India conducted its first SMRA auction for airwaves in 2010. As the name suggests, two distinct sub-auctions for the 2300 MHz (3G) and 2100 MHz (BWA) bands were held simultaneously. An open auction under the SMRA model, reduces the uncertainty over the valuation and thereby, reduces the chance of occurrence of winner’s curse. In the SMRA auctions, the reserve price is the minimum opening bid price. So, setting a reasonable reserve price is crucial to the success of the auctions and, eventually, the quality of the services provided.
Economic Implications of High Reserve Price
About 71% of the spectrum on offer secured bids in the recently held spectrum auctions. The Government garnered a little more than ₹1.5 lakh crore in revenue, which is just 35% of the reserve price it had set for the spectrum on offer. After going unsold in the last two auctions, only 40% of the 700 MHz band secured bids. This band is crucial for extended coverage and deeper penetration. Almost all the other bands got sold at reserve prices, and the 600 MHz bands went unsold. According to an analysis of the SMRA auctions for the 700 MHz band held worldwide by the EPW, the average reserve price per MHz per population is $0.05 (adjusted for PPP). The mean winning bid price was $0.54, which indicates a good price discovery. Therefore, a major cause for concern is the reserve pricing. Exorbitant reserve prices would force the bidders to miss out on crucial bands, which are essential to creating an efficient network. High reserve prices might lead to frivolous bidding, encourage collusion and speculation and make the recovery of the administrative costs difficult. The sale price approximately being equal to the reserve price also hinders the price discovery during the auction process. It might lead to the underutilization of the spectrum available for sale resulting in higher costs for the consumers and poor quality of services.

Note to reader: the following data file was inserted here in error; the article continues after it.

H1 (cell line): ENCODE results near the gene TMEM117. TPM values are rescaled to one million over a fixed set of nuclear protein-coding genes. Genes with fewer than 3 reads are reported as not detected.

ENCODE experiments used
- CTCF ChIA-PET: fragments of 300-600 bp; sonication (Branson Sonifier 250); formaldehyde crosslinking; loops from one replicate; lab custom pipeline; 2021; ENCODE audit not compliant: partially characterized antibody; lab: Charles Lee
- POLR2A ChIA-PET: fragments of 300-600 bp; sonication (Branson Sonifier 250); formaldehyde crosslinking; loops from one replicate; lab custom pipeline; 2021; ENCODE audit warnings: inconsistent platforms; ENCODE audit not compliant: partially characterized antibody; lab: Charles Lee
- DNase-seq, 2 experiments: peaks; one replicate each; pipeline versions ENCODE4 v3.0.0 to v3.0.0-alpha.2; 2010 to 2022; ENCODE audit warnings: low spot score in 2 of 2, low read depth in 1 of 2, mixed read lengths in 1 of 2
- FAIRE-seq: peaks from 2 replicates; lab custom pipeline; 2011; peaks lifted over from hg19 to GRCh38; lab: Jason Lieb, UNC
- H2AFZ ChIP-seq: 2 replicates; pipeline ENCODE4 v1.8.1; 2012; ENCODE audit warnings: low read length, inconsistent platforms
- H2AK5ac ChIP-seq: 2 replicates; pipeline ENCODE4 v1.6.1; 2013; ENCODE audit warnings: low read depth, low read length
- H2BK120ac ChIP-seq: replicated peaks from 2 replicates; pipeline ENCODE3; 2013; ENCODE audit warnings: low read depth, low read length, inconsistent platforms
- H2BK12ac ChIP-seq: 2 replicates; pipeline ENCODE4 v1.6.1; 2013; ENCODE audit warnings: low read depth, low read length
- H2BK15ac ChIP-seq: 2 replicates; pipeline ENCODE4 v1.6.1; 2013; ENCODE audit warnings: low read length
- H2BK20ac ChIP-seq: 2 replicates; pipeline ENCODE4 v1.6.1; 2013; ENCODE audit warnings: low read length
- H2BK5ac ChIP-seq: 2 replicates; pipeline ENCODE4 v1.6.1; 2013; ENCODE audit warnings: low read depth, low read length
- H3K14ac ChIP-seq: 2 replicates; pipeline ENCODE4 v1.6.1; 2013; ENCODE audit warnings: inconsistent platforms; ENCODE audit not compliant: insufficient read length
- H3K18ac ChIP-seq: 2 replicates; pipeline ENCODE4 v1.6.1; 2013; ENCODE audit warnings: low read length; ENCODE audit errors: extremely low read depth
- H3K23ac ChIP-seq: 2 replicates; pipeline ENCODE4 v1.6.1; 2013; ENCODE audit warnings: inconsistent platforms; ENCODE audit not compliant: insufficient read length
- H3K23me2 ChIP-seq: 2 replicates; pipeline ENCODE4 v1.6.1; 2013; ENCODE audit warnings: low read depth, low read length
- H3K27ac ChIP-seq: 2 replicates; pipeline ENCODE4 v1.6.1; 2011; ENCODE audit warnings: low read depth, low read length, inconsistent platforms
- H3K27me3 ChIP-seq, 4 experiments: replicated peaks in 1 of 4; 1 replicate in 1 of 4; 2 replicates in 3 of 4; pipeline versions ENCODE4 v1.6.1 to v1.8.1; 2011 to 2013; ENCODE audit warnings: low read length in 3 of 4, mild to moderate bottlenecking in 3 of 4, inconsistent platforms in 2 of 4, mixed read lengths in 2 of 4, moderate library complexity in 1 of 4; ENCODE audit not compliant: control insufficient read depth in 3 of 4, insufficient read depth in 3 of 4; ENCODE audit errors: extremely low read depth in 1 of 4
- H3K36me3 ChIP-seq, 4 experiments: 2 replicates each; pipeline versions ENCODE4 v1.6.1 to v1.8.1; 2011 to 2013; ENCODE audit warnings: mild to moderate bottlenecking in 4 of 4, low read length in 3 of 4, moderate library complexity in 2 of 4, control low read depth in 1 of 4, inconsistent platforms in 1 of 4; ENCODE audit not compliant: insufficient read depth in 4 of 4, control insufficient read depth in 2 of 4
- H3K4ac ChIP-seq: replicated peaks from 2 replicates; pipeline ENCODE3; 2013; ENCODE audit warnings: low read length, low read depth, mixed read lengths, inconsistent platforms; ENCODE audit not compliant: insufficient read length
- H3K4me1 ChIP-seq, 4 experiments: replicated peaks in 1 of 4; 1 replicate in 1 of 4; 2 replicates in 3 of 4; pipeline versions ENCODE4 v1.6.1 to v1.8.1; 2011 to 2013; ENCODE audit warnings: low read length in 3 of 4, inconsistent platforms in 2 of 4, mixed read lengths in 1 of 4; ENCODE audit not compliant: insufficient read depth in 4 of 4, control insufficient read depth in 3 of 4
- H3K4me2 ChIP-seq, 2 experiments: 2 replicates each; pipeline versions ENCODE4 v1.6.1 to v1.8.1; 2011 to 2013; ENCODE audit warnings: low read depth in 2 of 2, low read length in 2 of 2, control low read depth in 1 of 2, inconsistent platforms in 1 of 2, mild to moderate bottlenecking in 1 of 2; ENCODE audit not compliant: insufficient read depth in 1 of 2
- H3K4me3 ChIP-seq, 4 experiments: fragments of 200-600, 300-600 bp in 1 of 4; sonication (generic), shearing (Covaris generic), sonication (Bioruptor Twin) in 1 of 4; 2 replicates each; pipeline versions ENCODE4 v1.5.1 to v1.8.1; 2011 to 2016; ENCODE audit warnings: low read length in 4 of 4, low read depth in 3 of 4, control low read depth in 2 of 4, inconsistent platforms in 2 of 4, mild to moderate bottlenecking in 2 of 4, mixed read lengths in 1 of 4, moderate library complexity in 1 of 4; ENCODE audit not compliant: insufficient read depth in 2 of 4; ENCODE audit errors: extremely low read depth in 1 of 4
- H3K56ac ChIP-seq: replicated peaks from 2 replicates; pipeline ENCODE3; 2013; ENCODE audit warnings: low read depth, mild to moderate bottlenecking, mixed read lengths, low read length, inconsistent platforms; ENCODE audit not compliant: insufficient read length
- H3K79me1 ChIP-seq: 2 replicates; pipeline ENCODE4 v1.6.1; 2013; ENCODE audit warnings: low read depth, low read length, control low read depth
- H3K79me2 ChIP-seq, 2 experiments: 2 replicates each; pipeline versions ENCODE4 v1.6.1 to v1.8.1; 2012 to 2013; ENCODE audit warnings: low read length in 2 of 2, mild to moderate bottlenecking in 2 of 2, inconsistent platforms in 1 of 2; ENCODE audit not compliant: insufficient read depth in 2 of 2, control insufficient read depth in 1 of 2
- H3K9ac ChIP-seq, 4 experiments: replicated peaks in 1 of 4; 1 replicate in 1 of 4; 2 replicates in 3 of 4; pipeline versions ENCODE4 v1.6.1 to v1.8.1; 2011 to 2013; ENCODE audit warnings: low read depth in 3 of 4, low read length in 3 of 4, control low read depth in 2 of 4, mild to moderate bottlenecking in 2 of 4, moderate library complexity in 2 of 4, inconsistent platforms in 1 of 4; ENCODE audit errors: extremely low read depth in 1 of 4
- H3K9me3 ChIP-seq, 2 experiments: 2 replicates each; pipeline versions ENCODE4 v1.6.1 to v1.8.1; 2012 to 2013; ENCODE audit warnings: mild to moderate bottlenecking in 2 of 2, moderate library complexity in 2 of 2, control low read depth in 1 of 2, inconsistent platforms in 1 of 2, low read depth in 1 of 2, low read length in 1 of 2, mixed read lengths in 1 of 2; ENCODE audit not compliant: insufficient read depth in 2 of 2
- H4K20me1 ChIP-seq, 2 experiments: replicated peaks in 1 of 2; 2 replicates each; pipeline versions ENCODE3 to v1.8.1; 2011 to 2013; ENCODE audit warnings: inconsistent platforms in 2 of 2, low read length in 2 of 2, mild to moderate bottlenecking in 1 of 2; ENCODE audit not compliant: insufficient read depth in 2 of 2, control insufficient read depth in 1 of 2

Despite its benefits, the SMRA model also exposes the bidders to aggregation risk. Aggregation risk happens when the bidders miss out on bidding for a key band, essential to create an efficient network. India’s telecom market is divided into 22 circles and telecom operators often do not get contiguous bands of spectrum due to various reasons. Being overcautious of the winners curse, although it is non-existent in the Indian context, is one of the reasons for such underutilisation.
Thus, aggregation risk and high reserve prices are the main threats to SMRA spectrum auctions in India.
The Way Ahead
Given that the ARPU (Average Revenue Per User) of the Indian Telecom industry is among the lowest in the world, high reserve prices would cripple the operators with high debt. The best way forward is to bring the reserve price in line with the global average in subsequent auctions and not just by taking the last winning price as a reference. In order to reap all the benefits of the 5G services, spectrum allocation should be done across all ranges of frequencies – low, mid and high. Finally, each operator should be allocated a certain degree of contiguous spectrum to ensure efficient mobile internet connectivity.